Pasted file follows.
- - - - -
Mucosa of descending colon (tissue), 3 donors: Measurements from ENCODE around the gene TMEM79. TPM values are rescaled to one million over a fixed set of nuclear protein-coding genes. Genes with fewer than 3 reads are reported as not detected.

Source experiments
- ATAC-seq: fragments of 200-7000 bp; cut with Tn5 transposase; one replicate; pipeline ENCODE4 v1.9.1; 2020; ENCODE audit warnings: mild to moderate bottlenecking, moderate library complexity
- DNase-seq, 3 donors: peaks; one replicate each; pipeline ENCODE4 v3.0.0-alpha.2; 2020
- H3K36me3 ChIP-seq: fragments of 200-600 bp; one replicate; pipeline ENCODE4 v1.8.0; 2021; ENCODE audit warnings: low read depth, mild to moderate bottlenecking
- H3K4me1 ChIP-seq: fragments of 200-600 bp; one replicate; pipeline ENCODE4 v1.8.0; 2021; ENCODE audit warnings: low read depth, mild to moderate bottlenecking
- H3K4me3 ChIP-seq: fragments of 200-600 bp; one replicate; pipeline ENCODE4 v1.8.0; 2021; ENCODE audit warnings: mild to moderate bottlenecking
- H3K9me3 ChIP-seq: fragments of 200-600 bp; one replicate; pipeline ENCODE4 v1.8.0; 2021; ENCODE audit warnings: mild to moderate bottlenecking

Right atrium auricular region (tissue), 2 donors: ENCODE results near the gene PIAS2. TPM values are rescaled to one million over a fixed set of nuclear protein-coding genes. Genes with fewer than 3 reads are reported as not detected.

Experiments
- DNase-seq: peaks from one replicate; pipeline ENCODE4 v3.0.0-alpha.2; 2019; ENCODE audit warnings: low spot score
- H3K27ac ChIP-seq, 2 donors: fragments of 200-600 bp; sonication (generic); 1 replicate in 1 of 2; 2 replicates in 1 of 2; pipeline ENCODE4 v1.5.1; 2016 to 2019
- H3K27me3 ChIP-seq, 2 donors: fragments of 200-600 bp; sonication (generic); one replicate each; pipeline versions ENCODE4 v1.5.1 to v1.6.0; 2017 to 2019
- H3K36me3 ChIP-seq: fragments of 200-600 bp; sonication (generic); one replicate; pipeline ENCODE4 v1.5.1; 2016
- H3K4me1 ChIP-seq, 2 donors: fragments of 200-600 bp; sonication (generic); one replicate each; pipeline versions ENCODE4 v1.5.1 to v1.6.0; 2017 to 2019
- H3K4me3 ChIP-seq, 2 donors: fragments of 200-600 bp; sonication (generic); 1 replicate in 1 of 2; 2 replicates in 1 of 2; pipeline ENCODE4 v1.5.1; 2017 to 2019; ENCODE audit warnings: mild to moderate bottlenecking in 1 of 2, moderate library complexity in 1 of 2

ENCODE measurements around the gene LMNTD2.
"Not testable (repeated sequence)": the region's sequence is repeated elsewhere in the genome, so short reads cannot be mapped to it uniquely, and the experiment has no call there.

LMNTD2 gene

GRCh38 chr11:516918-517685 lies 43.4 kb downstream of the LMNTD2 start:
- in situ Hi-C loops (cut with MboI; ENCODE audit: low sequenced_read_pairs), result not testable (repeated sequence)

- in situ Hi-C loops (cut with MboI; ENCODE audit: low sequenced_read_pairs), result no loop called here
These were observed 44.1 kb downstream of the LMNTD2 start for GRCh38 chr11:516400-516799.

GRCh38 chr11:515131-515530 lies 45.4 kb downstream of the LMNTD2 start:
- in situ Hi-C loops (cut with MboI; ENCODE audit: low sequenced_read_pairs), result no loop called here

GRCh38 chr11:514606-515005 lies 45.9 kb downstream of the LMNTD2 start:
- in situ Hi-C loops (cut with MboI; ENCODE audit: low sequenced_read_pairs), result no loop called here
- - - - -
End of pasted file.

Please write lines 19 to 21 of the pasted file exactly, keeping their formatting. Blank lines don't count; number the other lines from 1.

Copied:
LMNTD2 gene

GRCh38 chr11:516918-517685 lies 43.4 kb downstream of the LMNTD2 start:
- in situ Hi-C loops (cut with MboI; ENCODE audit: low sequenced_read_pairs), result not testable (repeated sequence)